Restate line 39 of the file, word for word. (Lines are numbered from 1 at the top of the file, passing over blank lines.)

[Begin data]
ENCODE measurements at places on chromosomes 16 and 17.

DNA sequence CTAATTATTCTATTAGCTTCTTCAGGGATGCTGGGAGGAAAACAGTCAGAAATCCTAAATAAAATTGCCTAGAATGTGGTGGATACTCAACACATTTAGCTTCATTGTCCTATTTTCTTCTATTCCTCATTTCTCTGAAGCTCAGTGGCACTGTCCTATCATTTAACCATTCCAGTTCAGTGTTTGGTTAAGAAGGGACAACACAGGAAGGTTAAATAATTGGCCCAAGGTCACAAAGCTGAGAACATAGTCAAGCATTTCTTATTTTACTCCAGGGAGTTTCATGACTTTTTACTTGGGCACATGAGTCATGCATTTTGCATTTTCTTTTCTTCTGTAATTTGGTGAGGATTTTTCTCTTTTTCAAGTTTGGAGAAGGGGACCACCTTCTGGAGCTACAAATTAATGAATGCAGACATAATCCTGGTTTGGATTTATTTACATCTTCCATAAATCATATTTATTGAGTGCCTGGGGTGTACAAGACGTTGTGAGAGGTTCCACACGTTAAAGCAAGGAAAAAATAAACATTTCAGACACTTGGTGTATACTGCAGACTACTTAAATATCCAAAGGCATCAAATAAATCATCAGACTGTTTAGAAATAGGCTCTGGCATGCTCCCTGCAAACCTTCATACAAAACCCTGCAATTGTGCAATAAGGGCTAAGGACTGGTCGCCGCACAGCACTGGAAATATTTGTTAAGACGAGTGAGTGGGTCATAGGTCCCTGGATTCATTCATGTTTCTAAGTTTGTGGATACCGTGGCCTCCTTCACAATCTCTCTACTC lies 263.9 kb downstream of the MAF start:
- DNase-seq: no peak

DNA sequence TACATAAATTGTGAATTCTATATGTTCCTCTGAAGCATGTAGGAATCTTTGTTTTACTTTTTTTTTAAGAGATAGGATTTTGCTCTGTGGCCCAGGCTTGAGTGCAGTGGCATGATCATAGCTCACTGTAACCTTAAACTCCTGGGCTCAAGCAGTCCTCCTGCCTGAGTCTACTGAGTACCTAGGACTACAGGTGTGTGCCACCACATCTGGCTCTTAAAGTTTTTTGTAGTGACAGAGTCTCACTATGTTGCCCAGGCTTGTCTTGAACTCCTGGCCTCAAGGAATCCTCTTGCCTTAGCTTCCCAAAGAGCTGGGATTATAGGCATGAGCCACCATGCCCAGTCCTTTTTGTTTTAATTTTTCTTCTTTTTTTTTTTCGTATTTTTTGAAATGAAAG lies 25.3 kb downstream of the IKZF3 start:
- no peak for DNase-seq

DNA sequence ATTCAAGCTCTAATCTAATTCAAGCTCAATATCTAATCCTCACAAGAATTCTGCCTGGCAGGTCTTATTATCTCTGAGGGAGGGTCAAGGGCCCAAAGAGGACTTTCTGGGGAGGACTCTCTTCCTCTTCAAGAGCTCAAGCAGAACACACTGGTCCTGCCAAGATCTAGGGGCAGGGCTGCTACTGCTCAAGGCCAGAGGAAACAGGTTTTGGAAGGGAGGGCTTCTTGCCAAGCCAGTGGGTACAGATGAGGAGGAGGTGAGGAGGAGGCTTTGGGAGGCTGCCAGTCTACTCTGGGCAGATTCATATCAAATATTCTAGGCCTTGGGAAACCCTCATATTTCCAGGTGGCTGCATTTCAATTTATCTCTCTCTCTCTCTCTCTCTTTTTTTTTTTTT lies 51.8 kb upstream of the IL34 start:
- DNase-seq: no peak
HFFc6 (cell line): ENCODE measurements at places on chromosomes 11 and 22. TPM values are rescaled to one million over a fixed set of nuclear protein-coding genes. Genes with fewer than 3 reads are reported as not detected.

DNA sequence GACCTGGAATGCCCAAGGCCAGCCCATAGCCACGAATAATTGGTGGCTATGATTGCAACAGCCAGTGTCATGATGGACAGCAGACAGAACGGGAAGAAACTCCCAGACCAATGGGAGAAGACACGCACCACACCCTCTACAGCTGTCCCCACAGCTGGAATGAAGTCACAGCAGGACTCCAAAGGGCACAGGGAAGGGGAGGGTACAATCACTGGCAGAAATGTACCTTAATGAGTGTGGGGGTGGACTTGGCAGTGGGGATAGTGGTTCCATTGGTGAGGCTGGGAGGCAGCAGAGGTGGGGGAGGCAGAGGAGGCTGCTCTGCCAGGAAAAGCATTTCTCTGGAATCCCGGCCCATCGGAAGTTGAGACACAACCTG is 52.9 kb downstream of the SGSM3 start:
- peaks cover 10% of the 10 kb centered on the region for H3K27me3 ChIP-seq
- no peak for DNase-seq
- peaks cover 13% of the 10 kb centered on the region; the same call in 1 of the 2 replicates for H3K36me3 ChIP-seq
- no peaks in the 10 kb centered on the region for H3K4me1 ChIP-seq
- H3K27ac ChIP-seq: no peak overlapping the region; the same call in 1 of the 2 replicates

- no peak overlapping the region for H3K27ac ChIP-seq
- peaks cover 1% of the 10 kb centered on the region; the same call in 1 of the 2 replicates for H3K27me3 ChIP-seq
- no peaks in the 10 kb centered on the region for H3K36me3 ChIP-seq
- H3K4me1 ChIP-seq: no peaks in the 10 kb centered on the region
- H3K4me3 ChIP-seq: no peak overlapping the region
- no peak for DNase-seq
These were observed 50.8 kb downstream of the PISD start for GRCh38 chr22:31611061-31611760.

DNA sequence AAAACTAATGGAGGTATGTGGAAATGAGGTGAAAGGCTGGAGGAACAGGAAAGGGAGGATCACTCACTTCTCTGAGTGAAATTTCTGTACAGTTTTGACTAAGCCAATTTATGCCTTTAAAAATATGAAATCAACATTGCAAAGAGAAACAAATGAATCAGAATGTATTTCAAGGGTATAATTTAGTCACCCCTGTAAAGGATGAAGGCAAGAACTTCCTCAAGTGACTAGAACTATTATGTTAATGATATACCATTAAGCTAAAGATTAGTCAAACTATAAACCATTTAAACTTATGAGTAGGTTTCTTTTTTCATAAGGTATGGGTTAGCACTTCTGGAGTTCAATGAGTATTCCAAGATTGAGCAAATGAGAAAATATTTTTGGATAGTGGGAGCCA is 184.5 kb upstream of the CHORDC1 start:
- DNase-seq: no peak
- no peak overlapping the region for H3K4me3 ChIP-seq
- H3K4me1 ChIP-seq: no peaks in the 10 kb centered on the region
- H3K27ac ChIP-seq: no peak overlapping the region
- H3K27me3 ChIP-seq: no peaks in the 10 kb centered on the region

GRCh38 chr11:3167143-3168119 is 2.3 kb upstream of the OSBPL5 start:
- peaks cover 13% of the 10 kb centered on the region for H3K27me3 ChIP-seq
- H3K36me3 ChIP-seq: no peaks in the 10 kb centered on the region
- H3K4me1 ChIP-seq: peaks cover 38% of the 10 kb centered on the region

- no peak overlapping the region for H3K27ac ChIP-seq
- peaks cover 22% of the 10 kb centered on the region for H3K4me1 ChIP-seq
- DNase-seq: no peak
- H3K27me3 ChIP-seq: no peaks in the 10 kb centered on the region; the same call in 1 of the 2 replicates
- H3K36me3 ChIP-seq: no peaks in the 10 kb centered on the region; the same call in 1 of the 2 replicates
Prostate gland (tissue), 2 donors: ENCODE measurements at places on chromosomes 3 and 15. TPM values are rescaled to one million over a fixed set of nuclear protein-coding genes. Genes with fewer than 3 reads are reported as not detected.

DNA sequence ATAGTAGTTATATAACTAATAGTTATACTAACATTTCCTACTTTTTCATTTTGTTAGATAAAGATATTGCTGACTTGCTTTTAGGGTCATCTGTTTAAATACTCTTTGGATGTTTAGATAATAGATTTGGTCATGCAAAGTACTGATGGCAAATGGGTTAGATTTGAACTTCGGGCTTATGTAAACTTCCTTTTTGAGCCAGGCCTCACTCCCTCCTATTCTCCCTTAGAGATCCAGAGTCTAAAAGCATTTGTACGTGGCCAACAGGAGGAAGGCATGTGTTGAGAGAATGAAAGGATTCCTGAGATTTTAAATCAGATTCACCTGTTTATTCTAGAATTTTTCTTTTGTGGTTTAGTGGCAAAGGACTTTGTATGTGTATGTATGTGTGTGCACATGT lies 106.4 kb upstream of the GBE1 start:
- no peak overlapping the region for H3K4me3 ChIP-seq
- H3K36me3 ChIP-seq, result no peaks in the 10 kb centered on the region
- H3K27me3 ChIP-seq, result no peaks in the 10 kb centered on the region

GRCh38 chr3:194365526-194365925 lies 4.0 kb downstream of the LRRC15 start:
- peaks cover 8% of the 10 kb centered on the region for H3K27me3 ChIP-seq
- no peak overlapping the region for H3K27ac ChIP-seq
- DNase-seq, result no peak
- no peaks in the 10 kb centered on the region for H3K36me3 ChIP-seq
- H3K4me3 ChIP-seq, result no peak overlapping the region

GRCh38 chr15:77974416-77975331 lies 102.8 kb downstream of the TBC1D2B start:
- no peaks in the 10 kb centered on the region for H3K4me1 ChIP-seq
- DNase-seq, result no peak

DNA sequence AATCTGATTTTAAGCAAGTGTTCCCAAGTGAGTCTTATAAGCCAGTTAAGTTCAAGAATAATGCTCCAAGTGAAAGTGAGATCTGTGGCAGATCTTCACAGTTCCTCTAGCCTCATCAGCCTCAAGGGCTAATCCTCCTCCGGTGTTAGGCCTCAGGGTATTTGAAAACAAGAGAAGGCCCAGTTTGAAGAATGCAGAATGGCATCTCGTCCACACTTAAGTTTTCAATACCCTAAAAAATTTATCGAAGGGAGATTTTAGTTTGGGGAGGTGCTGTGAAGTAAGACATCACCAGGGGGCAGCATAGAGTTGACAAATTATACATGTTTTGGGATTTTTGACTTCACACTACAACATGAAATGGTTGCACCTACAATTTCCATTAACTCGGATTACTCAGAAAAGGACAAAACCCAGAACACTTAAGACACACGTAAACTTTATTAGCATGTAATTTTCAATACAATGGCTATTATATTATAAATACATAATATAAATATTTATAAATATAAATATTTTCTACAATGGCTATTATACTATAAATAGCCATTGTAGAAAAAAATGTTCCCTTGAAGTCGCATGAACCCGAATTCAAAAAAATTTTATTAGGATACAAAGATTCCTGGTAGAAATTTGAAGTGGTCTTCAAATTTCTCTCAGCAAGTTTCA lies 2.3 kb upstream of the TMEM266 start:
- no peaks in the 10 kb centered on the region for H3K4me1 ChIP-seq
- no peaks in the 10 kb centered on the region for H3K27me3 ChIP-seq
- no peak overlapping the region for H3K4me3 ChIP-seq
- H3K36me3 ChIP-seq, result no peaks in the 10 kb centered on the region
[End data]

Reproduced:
- no peak overlapping the region for H3K4me3 ChIP-seq